The Caretaker

The Caretaker

Ezra T. Gray

It was, without a doubt, a Grand Old House — or at least it had been at one time. Now it had problems. The house had gone through a lot of changes in the 240 years since it was built, updates like modern plumbing, electricity, phones, cable TV and the like. It was quite modern now, but still had that colonial feel. In its time, it had housed some very important people, people that had played a role in shaping policy for the land. You see, the house was more than just a house, it was, in fact, a national treasure belonging to the Great Land.

Whoever occupied the house also occupied the position of Caretaker. Being Caretaker of the Grand Old House was a great honor. Many privileges went along with the position of Caretaker. However, the position was not one of privilege, but of service, service to one’s country and to his fellow man. That was how it had been intended, but lately, things had changed.

The current Caretaker was a poor one. Over the years many Caretakers had come and gone, some good, some great, some not so good, but the current Caretaker was by far the worst. This one was incompetent, greatly incompetent, and also devious.

You see, the Caretaker’s duties were really quite simple: he was to preserve the Grand Old House at all cost. He could make certain changes, if necessary, but he had to collaborate with the ‘Grand Old House Counsel.’ He could make no major changes without them. That had been the rule from the beginning, there were to be no major changes to the Grand Old House unless the changes were agreed to by the ‘Grand Old House Counsel,’ the duly elected Caretaker, and the people.

The rules were plain and simple, one would think, but the current Caretaker did not see it that way. He had other plans for the Grand Old House. He wanted to see it demolished. That is the reason he endeavored to become Caretaker in the first place. He wanted to tear down the old house and build a new one on the site of the old. It was his sole purpose, his reason for being. Through lies and deception, he had finagled his way into making the people believe he cared for the Grand Old House. He had campaigned on a promise to change some things and some of the people felt there should be a little change.

However, that was never the Caretaker’s plan. He wanted everything gone, long gone and forgotten. From his first day in office as Caretaker, he’d begun to put his diabolical plan in action. The very first thing he did was sneak off to the basement and, with chisel and hammer in hand, he removed a brick from the great foundation.

And that brick had been laid not by his ancestors, but the ancestors of the people of the Great Land. Of course there were people from all over the world who lived in and loved the Great Land, but the Caretaker’s people were from another land — which had presented a problem for him. For, to be a Caretaker, you had to be born in the Great Land, which he was not. But as he did on so many other occasions, the Caretaker simply lied. He had lied his whole life. His entire existence was based on lies.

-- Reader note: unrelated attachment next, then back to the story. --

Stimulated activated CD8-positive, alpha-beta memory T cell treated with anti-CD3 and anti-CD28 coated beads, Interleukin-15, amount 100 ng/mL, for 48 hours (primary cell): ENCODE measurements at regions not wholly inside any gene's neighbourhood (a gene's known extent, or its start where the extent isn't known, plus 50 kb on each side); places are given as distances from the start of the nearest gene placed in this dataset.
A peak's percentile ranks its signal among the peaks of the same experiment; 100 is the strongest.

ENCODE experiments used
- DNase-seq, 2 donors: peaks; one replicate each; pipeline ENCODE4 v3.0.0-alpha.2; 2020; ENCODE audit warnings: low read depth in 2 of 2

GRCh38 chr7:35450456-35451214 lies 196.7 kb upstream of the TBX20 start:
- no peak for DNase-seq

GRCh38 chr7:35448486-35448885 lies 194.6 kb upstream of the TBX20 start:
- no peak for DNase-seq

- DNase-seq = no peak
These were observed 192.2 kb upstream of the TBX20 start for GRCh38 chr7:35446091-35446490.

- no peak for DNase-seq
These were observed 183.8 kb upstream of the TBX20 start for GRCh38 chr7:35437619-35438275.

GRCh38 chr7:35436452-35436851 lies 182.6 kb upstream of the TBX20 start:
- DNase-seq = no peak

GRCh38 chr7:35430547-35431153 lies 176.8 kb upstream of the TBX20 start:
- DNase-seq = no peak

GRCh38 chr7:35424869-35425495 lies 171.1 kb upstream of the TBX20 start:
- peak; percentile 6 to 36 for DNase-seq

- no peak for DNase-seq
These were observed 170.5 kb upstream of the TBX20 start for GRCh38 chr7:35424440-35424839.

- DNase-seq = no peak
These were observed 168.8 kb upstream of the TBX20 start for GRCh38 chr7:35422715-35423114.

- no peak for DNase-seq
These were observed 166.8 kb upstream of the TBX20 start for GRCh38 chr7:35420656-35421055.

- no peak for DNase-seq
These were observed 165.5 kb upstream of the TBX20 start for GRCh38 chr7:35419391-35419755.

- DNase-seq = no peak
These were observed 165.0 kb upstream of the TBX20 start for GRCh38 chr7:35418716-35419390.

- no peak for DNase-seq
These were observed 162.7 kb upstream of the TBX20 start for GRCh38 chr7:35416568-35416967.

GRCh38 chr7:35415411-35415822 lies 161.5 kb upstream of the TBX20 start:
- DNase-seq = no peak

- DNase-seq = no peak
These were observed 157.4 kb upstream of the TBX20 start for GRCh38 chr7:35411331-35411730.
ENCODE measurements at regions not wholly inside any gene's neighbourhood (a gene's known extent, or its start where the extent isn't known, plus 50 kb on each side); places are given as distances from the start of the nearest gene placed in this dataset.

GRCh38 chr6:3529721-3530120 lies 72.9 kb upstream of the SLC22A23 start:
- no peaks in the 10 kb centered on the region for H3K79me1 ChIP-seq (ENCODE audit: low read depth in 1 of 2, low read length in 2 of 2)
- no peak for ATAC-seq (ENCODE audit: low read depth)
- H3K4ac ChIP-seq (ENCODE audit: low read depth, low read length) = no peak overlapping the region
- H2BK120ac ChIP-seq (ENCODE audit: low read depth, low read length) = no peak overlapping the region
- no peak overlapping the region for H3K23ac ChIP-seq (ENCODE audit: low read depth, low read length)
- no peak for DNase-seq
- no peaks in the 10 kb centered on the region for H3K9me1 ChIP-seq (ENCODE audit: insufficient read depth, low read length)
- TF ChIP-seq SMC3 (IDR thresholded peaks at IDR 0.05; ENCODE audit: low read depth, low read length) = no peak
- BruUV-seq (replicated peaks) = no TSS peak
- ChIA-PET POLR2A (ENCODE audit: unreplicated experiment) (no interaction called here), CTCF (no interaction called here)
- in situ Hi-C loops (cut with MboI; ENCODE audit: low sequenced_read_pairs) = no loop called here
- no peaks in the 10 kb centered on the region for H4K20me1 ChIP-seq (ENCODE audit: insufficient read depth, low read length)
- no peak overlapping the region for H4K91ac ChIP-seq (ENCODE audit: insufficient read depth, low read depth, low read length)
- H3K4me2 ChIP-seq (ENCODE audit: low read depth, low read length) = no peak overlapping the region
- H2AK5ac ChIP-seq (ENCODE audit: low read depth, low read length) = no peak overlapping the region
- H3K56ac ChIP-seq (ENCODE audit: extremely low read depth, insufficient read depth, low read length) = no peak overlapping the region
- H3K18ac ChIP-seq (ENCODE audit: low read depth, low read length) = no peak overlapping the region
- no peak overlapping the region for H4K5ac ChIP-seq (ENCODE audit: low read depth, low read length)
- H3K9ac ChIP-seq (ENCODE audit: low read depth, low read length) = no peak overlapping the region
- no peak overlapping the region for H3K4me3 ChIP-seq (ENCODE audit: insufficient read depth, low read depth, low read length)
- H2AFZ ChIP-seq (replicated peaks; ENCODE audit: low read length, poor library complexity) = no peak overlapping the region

So now he was where he wanted to be, in charge. He was ‘The Caretaker,’ and he would do as he pleased. He’d won. So now, every day, and sometimes twice a day, unbeknownst to the people, he chipped away and destroyed a piece of the foundation.

But the foundation had been bought and built at great cost by the original builders, and this created a problem for the Caretaker.

You see, it would’ve been much quicker to simply demolish the Grand Old House, but he knew well that the people and the elected constables (who guarded the old house) would not stand for it. A bulldozer would have been his first choice, but he knew he couldn’t get away with that. So he, and several of his friends, had decided to pick away at the foundation a brick at a time.

To his dismay, however, the old place was much tougher than he thought, and the Caretaker’s tenure was nearly up. He spent a lot of time considering his options and he knew what he must do — he must see to it, through hook and crook, that the next Caretaker would continue his diabolical mission. The next Caretaker must be one who had sworn an oath to the devil, as he had, to destroy the Grand Old House.


“How many bricks are gone?” the older man asked his son.

“I do not know, sir,” the younger replied. “A lot.”

“Well,” the older asked, “what are you going to do?”

“Do? I don’t know what to do, sir.” He looked at the older man with a careful expression. “We could leave, I guess, before the Grand Old House goes down. I can’t just wait around and watch its ruination.”

“Leave? Give up?” The elder narrowed his eyes. “I did not raise you that way. We have to save the Old House.” There was fervor in the older man’s voice. “Save it! Save it, I say, save it!”

“Slow down, sir,” the younger said, breaking up the cadence the old man was developing. “How can we save it? Look how much of the foundation is gone.”

“Well, you must mount a campaign. You must be the new Caretaker.” He gripped the younger man’s arm. “Son, the Grand Old House needs you. If this Caretaker can get another Caretaker in who believes as he does, the Grand Old House will fall, and it will be gone forever from the face of the earth!”

The thought sent shudders down the spines of both the younger man and the older man. The very idea that the Grand Old House could be destroyed was unfathomable — but it was happening.

“But sir,” the younger said shakily, “who am I to save this Grand Old House?”

“You are,” the elder said, “a child of the Great Land.”

The younger man slowly straightened. “I will do it. I will run, and I will win. We can save the Grand Old House, and we will!”

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